Dog deaths a reminder to keep pets at home during hot days
Posted May 14, 2014
Updated May 15, 2014
Wake Forest, N.C. — A Franklinton woman faces animal cruelty charges after two dogs died in her car Wednesday morning.
Wake Forest police said Jennifer King, 34, left the animals in her vehicle for nearly three hours while she was inside the Walmart at 2114 S. Main St. in Wake Forest.
Police were called to the store around 11:30 a.m. after receiving a report that the dogs were dead.
Even though the outside temperature was about 80 degrees, the heat inside the car was more than 120 degrees when the dogs died, investigators said.
Even if the air conditioner is left on, it's never good to leave an animal inside a car because it won't help cool the animal, authorities said. Dogs, for example, have an internal body temperature of 102 degrees and it's difficult for them to cool themselves.
"It's a heat stroke, essentially, is what they succumb to," said Dr. Ginger Tran with Heritage Animal Hospital in Wake Forest. "In a car with windows, even if they are cracked, the temperature can increase over 15 degrees just within 5 to 10 minutes."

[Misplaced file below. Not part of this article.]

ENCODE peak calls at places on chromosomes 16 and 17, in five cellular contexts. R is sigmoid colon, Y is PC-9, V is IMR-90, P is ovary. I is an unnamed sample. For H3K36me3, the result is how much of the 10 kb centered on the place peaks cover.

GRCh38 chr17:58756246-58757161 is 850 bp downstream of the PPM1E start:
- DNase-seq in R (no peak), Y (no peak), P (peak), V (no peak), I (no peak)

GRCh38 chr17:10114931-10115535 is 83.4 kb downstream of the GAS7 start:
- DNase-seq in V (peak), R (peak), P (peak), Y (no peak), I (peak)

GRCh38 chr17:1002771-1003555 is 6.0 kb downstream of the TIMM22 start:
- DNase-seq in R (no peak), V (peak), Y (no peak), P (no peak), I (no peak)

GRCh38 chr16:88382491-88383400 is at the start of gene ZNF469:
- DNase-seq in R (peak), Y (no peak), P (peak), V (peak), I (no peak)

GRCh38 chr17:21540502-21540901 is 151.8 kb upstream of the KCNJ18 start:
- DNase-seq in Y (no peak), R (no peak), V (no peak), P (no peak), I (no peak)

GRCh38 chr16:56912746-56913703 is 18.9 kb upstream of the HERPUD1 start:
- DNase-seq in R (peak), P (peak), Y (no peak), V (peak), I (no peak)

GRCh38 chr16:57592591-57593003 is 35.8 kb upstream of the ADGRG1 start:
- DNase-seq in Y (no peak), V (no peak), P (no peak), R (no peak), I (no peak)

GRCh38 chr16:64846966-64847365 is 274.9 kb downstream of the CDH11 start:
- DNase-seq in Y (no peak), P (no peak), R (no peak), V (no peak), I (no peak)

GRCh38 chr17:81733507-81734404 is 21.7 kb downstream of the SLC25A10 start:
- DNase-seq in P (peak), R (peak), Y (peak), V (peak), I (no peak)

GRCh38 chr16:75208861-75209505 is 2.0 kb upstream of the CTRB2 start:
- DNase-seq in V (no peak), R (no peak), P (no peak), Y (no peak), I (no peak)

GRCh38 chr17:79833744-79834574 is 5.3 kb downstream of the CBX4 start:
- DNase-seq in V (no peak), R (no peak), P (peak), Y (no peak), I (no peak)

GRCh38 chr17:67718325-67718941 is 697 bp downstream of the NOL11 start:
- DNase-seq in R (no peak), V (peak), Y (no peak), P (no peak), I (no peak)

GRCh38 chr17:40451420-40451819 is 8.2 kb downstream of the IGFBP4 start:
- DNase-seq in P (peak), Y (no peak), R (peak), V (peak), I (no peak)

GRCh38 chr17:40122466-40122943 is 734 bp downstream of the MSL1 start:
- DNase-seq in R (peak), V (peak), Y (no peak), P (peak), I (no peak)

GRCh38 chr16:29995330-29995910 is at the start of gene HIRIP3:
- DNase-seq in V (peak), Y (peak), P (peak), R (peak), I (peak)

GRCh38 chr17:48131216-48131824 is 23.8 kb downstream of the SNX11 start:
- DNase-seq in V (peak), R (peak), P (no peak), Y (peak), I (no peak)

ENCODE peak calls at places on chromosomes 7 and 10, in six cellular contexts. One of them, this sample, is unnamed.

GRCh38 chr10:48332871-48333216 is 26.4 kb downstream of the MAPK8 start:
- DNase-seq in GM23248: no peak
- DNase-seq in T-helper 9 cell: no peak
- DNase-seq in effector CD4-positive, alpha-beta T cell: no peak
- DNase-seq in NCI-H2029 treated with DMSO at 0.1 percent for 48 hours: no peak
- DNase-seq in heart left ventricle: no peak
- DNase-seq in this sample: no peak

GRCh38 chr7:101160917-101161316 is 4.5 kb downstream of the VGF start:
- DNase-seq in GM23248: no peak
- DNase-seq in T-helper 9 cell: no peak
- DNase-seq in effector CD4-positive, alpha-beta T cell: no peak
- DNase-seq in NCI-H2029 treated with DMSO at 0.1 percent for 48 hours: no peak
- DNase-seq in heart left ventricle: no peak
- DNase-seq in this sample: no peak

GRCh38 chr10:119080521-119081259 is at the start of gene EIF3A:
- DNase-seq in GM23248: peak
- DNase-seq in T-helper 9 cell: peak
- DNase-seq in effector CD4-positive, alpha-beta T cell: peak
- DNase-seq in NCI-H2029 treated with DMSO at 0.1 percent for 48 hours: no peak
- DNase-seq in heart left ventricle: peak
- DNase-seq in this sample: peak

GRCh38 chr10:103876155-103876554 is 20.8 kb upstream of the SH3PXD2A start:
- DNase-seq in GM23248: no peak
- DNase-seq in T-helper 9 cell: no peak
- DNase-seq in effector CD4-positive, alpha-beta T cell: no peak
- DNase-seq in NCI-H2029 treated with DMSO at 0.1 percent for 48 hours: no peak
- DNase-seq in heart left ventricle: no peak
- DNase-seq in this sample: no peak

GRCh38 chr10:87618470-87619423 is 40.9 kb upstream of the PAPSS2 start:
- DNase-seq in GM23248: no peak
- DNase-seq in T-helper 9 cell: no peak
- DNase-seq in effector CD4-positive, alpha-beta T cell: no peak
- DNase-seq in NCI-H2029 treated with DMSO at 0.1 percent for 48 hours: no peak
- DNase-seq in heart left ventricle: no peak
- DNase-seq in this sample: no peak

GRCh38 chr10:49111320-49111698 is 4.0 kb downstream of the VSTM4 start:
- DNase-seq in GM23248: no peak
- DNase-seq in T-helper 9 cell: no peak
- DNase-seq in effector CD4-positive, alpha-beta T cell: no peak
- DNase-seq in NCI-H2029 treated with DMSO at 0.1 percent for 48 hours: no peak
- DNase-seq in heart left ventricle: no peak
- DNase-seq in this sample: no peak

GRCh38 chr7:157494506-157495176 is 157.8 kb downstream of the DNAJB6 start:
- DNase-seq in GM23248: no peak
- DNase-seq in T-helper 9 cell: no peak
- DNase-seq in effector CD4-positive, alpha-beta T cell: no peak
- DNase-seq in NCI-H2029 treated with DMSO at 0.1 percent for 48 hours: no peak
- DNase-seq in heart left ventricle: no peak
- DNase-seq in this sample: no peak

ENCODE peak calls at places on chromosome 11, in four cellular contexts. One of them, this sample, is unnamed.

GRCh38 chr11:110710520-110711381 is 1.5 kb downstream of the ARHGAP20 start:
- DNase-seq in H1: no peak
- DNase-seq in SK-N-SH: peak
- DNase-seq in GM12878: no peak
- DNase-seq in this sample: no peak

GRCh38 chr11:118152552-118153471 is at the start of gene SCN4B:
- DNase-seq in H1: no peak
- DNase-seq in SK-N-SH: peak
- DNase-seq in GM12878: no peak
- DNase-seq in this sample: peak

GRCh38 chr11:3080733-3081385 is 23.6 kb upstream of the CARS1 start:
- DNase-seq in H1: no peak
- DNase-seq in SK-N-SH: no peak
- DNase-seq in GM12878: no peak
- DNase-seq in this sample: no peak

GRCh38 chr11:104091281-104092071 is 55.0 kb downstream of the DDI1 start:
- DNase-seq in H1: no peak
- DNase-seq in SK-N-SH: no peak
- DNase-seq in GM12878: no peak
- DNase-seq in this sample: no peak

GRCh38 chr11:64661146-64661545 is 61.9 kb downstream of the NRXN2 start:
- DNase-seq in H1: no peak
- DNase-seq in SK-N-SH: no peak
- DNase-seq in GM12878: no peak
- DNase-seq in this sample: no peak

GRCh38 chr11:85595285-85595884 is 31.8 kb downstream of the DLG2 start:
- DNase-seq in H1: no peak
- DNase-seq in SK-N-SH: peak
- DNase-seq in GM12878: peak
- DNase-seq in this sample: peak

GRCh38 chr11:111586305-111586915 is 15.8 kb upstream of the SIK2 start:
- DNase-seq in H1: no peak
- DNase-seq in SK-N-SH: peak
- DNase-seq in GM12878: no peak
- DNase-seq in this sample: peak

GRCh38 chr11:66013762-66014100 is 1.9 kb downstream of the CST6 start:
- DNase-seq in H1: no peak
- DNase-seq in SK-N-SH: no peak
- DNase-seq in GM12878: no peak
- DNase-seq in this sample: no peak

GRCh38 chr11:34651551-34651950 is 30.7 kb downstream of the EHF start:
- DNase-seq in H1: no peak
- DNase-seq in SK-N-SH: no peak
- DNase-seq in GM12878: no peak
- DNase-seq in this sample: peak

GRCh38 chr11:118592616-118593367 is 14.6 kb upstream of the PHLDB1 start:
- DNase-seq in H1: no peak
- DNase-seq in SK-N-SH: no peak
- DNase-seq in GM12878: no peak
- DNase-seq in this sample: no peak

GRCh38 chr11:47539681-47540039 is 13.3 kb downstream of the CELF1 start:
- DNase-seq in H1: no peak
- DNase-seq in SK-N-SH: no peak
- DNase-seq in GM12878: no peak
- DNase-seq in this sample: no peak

In that same amount of time, a dog's temperature can jump 20 to 25 degrees in 10 minutes, she added.
Tran said Wednesday's incident is a reminder to dog owners regarding the danger of leaving pets in cars as temperatures become warmer.
"Leave them at home," she said.
Wake Forest police urge anyone who sees an animal inside a car to call them at 919-554-6150 rather than tracking down the vehicle's driver.